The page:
Katy MacAskill


Let me start by saying that I was due to submit this piece in October 2019. However, anytime Seonaid Stevenson-McCabe (Research Assistant on the 100 Voices for 100 Years project) asked me how I was getting on, I told her I would get it to her next month. And then the month after that. Just to put this in context it is currently the final week of January 2020.

The reason that I kept delaying with a view to eventually hoping Seonaid would forget (spoiler alert – Seonaid Stevenson-McCabe doesn't forget things) is because I kept thinking really - who would want to listen to me? What do I have to say that is worth listening to that hasn’t been said before?

And then it hit me. What a typically female thing to think. Would any of my male counterparts have those thoughts? I'm going to say no.

I am 26 and have been qualified as a solicitor for just under 18 months. I graduated from the University of Glasgow with a First Class LLB in 2015. In 2016 I commenced my two year traineeship with Maclay Murray & Spens LLP. In 2017 MMS merged with Dentons which is where I now work as an Associate in Dispute Resolution. A job which I love.

I began my studies in 2011 after deferring my admission for a year and when I look back at my personal statement from my UCAS application, two things are immediately clear to me. The first is that the Admissions Staff must get some laugh from personal statements. The second is that my 16 year old self had a very narrow (but probably quite common) view of what the scope of the Law is and what it can do. This misunderstanding was rectified, and my eyes suitably widened, by my five years spent studying towards my LLB and my Diploma at Glasgow as well as my time spent during third year at the University of Oslo on the Erasmus programme.

I always said that I didn't want to practice as a solicitor. I thought of Law as a degree wide enough to stand me in good stead to pursue a wide variety of careers. While this is true, my LLB from Glasgow stood me in equally good stead to begin my career as a solicitor.  Soon after beginning a trainee seat in litigation, I knew that that was where I wanted to pursue a career. I qualified into our litigation team in September 2018.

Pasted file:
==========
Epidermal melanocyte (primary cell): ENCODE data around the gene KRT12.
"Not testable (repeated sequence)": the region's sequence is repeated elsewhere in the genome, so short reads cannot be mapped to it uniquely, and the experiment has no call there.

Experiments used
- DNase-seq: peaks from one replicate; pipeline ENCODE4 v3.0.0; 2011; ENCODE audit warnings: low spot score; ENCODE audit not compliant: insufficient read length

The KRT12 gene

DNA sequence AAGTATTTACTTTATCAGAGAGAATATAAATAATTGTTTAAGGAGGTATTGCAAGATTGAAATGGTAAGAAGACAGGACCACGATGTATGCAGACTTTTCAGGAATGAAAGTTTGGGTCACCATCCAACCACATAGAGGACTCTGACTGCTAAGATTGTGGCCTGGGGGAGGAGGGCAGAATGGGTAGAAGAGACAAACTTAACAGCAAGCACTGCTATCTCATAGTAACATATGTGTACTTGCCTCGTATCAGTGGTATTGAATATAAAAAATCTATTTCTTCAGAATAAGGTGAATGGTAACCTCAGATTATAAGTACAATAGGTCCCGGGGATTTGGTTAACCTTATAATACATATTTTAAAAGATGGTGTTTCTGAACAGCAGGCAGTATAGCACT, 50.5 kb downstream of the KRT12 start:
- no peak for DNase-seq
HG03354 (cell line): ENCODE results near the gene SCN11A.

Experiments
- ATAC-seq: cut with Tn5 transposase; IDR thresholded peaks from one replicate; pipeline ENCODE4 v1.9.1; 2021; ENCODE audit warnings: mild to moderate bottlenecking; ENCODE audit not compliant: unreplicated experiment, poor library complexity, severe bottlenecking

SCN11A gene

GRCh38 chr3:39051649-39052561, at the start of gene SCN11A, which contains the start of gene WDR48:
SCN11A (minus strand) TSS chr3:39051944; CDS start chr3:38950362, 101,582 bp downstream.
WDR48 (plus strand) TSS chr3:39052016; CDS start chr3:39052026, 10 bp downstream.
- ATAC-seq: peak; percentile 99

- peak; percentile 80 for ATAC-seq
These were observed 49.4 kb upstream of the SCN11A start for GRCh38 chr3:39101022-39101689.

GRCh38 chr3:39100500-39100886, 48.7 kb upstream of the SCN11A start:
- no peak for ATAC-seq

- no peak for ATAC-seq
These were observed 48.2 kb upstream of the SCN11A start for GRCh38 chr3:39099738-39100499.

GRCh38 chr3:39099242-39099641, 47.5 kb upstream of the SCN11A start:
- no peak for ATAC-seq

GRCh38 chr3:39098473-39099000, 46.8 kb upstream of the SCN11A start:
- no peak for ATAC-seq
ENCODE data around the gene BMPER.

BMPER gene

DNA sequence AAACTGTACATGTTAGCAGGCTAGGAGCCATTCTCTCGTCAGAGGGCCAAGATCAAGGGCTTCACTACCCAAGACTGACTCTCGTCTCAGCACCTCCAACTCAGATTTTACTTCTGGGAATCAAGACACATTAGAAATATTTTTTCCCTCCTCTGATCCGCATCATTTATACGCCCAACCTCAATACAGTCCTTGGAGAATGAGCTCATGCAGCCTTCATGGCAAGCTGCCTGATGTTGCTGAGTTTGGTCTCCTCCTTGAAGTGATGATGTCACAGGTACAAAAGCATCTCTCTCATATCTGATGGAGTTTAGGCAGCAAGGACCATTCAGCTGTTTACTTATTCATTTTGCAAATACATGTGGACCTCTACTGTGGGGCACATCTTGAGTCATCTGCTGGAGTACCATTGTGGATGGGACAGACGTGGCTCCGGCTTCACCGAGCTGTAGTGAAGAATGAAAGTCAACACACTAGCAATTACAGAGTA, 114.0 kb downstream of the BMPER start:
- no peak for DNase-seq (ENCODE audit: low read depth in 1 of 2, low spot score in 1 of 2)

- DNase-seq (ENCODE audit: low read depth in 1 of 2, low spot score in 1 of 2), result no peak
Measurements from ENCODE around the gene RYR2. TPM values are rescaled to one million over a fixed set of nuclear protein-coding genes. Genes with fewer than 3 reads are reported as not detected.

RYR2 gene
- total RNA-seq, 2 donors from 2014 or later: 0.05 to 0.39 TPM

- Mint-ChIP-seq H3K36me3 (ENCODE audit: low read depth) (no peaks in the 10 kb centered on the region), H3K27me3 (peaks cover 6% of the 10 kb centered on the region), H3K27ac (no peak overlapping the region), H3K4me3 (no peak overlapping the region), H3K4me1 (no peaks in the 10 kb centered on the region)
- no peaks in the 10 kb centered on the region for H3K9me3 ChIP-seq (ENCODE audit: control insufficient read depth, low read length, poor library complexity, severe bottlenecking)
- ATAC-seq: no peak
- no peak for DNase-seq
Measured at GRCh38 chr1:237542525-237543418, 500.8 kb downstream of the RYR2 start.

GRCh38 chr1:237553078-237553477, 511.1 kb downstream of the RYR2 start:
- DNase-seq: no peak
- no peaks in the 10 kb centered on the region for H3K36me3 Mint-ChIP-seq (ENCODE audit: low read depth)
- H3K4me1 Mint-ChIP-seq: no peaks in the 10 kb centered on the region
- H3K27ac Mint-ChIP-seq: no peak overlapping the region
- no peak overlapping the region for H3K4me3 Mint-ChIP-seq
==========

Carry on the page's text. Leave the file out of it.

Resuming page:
There were many highlights during my time at Glasgow with some outstanding female role models. I was lucky enough to be taught by and spend time with Professor Rosa Greaves in both Glasgow and Oslo which I view as a great privilege.

The number one highlight though, comes in the form of my friendship with Seonaid Stevenson-McCabe and Mairi McAllan, both fellow Glasgow graduates who are my kindred spirits, my sisters-in-law and who both never fail to amaze me with their ambition and tenacity. We were in the same Diploma year but were brought together by virtue of all being future trainees of MMS – coincidentally, the firm at which Madge Easton Anderson trained. Shortly after we began our traineeships together we co-founded RebLaw Scotland (with the huge support of our alma mater), a movement that seeks to use law as tool in promoting social justice.

The team who supported us in setting up RebLaw at the University was all female – Maria Fletcher and Jane Mair were instrumental in setting up RebLaw and we could not have done it without them. It was when founding RebLaw, two years after originally graduating, that my eyes were fully opened to what a career in law could be. It can be more than one thing. I think it can be easy to forget that a career is actually a very long journey. It is not just the next year or the next five years. It is all the time after that. I feel so lucky to have that perspective. I have the options I have because of the women who came before me and the women who are around me. I have the luxury of looking forward to a long career where others faced the uncertainty of not being permitted to the Roll of Solicitors despite being just as qualified as their male counterparts.

Truthfully, I don’t have a huge amount of experience as the only woman in the room which is a positive thing to acknowledge. This year we have seen headline after headline about how there are now more female solicitors than there are male. Certainly, in the trainee year below mine, there was one male. Whilst it is reassuring to see that the restrictions that women previously faced in entering the profession are now no longer present, this means absolutely nothing if senior and management level positions continue to be dominated by males. For meaningful progress to be made in gender equality and the legal workplace, that needs to change. There is a lot of work to be done in Scotland in that respect. 

Maybe one small way to help that change come about is to know that what you have to say is worth listening to and to recognise that even if it's been said before – you should keep saying it until someone listens.